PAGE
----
A Map of South America

A Map of South America containing Terra-Firma, Guyana, New Granada, Amazonia, Brasil, Peru, Paraguay, Chaco, Tucuman, Chili and Patagonia. From M.r d'Anville with several Improvements and Additions and the Newest Discoveries  (1794) 
by Jean Baptiste Bourguignon d'Anville

Published by Laurie & Whittle, London

This work was published before January 1, 1927, and is in the public domain worldwide because the author died at least 100 years ago.

Published 1794

A Map
South America
Terra-Firma, Guayana, New Granada
Amazonia, Brasil, Peru, Paraguay,
Chaco, Tucuman, Chili and
M.r d'Anville
with Several Improvements and Additions,
and the Newest Discoveries.

Publiſhed by Laurie & Whittle. N.° 53 Fleet Street,
as the Act directs 12.th May 1794.

NB. Morro is a Bluff or Highland
Farellon is a Rock
This Mark + Signifies ruined or deserted.

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Division of SOUTH AMERICA with a SUMMARY ACCOUNT of its Trade

SOUTH AMERICA is Divided into Nine Principal parts Viz.
1. Terra Firma to the Spaniards
divided into the Governements of
Panama, or Terra Firma proper, containing the Isthmus of Darien & the Adjacent Coast;
Carthagena, Sta. Martha and Rio de la Macha; Venezuela, Caraceas; Cumana, or new Andalusia;Paria, & part of Guayana, Popayan with Choco; & the NewKingdom of Granada wholse Capital Santa Fé is the Metropolis of all Tierrea Firma; with Several Islands belonging to the Spaniards, except Curaçao and Bonair which belongs to the Dutch. All along the Coast from Carthagena, there are Pearl Fisheries, the Principal of which are at Margartia, Cubagua, Cumanagotto & la Rencheria. The whole Country abounds in Mines of Gold and Precious Stones, Indigo, Cocheneal & The Trees that produce the Balsla generally known under the name of Balfam of Tolu grow in the Governement of Popayan. The City of Panana is the center of Commerce from Peru & Chili. As soon as ever the Galleons enter the Port of Carthagena an expreſs is dispatched over land to Panama, from whence he proceeds by Sea to Lima. In the mean time all the neceſsary preparations are made for Conveying ye Treasure as soon as it arrives, either by Sea or Land to Porto_belo. The [?] of Peru, on the other hand, makes all imaginable dispatch in Sending the Lima Fleet escortd by an Armadilla or Small Squadron of Men of War to Panama, where as soon as Arrived they are unladen, & the Goods forwarded to Porto-belo. This may be performed two ways by Land, which is a Journey of 50 Miles & a preity good road in Summer; or by Water, which is ye only method in Winter.& then the Plate & Goods are Convey'd to Venta de Cruz, which is 20 Miles by Mules, & then down ye Rio Chagre into the Sea, whence they are transported to Porto-belo which is about 18 Leagues distant. These different methods of Carriage are of vast utility, for in ye Summer Rio Chagre is frequently so low that Boats cannot paſs:& in Winter, when ye navigation by that River is free ye Road by land is altogether Imapſsable. As soon as the Lima Ships are unladen at Panama they Sail to Perico, a little Island at a small distance from Panama, & there wait the return of the European goods from Porto-belo, by the same Carriage their were sent thither, & having taken this on board they imediately Sail away for Lima.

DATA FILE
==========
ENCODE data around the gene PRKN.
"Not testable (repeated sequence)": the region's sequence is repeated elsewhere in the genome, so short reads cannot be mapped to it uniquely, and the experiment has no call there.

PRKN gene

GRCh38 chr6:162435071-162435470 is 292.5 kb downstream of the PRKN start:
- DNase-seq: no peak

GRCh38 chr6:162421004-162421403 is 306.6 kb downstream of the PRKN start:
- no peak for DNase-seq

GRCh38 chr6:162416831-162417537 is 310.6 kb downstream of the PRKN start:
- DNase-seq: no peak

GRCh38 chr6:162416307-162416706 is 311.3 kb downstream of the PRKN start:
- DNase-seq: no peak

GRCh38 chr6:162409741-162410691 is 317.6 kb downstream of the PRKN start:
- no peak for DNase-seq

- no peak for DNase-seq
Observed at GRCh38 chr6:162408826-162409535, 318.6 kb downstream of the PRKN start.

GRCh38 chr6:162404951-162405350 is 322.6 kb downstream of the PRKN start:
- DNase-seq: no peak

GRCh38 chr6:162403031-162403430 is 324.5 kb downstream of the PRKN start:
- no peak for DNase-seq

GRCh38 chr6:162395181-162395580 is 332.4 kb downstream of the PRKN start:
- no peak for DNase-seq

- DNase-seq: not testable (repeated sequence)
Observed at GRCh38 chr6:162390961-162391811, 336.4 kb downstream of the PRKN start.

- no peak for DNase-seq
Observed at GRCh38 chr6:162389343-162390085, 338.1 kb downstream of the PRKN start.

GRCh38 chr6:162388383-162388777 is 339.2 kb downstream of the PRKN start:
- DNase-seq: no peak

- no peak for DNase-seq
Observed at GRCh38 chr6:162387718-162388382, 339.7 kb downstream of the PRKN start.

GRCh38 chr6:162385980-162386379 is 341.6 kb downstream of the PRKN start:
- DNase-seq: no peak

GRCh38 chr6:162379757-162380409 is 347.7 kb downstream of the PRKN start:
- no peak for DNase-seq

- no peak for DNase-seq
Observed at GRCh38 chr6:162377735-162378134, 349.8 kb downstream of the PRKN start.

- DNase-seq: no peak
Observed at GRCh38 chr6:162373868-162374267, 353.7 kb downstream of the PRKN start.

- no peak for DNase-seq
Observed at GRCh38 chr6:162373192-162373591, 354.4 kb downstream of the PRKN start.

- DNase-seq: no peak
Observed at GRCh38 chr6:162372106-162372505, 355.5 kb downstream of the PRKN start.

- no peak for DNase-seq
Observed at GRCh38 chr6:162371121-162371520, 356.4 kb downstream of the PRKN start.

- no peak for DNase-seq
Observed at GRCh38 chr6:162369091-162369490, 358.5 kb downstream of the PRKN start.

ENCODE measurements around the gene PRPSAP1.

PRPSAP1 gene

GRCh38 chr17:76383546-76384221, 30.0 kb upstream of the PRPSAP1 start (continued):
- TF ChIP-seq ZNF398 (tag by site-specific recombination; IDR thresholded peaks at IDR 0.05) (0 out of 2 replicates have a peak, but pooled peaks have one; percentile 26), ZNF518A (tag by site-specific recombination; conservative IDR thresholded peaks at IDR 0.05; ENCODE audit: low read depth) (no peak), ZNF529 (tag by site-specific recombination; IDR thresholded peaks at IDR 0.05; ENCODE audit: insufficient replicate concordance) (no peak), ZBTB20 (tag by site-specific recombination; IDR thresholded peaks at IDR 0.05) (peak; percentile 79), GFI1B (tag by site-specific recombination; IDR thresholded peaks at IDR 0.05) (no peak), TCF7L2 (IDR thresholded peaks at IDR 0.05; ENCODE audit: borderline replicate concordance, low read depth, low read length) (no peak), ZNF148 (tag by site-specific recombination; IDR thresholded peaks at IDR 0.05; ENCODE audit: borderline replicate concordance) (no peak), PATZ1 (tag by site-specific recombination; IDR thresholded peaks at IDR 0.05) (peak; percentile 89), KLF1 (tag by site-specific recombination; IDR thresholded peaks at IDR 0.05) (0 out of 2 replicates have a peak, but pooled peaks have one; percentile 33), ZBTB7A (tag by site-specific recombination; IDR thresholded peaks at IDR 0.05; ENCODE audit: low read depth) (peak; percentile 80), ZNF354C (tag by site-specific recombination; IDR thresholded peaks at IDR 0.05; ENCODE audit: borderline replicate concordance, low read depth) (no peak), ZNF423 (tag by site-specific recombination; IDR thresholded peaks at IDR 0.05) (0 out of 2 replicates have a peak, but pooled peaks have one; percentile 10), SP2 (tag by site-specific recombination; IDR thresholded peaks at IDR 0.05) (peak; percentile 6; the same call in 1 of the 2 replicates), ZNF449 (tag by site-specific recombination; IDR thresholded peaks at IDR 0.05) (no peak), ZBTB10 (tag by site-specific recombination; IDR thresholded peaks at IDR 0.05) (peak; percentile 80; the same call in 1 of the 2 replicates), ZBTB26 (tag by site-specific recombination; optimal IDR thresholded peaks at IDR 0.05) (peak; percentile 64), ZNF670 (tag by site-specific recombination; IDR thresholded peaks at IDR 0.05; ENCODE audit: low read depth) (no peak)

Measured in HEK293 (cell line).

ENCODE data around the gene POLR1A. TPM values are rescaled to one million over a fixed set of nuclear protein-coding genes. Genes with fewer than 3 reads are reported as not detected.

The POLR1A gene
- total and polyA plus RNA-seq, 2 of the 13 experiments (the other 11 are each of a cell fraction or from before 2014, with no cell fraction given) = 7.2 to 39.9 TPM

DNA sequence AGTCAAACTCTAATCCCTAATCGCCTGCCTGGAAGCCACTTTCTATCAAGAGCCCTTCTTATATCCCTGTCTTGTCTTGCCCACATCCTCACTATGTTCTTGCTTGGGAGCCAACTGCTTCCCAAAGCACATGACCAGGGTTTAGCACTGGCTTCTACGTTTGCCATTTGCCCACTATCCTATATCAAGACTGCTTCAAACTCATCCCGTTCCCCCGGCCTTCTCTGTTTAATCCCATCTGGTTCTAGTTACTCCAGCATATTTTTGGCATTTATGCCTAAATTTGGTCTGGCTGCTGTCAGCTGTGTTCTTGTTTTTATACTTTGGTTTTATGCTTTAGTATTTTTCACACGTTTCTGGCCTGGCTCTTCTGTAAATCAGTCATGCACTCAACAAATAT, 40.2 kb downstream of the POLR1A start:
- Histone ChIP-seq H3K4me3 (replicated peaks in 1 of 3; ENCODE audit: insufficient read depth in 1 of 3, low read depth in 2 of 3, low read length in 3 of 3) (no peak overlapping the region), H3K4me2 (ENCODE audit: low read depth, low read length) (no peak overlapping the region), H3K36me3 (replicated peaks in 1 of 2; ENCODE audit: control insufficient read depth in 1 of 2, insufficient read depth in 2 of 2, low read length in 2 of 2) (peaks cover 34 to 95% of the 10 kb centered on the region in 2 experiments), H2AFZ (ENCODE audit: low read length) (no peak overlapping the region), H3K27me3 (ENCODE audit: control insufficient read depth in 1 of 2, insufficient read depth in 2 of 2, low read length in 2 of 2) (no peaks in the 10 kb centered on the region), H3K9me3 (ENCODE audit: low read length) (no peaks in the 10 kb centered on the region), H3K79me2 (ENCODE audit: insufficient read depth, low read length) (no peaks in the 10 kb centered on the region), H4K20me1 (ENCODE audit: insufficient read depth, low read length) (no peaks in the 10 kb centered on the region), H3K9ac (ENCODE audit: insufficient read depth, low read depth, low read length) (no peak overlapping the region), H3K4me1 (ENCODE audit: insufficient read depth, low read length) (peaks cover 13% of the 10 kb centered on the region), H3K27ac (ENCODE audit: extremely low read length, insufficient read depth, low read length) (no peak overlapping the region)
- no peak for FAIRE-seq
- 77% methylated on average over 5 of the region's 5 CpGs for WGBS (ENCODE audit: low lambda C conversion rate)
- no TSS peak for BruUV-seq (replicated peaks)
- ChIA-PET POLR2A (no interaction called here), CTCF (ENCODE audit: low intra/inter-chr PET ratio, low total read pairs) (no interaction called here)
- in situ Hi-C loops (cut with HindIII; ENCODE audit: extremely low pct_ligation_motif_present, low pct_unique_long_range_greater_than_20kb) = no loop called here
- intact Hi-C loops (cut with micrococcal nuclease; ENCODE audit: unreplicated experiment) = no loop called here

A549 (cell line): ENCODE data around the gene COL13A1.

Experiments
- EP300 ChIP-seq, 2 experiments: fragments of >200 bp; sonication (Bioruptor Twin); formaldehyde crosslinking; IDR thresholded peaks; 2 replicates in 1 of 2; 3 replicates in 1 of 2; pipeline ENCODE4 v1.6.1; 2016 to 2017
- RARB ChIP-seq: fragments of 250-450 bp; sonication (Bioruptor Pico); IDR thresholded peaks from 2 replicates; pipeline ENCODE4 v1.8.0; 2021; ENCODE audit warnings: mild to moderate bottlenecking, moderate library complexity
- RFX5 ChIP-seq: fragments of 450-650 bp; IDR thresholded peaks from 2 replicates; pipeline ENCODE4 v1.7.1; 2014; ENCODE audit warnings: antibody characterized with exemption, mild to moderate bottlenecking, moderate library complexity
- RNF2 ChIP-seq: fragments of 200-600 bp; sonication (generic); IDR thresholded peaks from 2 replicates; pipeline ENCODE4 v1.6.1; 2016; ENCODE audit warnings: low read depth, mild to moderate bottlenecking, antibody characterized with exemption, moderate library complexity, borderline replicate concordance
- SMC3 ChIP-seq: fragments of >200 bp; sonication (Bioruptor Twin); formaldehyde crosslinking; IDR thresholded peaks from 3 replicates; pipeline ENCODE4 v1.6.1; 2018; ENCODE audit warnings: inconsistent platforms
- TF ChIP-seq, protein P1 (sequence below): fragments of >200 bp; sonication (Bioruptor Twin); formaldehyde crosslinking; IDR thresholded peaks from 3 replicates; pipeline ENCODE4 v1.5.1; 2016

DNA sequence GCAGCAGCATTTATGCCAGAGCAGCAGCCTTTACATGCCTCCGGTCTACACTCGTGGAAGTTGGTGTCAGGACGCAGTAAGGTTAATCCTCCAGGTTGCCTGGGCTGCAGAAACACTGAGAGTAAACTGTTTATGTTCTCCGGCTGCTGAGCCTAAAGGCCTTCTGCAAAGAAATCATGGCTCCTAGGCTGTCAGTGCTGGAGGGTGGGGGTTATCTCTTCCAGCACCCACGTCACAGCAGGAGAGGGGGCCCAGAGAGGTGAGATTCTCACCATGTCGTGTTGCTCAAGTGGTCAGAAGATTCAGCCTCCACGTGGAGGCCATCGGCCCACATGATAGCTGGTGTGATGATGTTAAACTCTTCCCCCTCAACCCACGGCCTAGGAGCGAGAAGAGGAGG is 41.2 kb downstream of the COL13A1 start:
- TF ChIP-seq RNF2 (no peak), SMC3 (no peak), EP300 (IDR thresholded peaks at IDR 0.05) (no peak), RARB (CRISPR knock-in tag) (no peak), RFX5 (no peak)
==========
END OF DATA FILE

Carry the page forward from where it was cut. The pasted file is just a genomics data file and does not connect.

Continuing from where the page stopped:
2. Peru to the Spaniards.
Divided into the Audiences of
Quito, Lima er Peru Proper, called the Royal Audience and las Chareas er Audience of la Plata.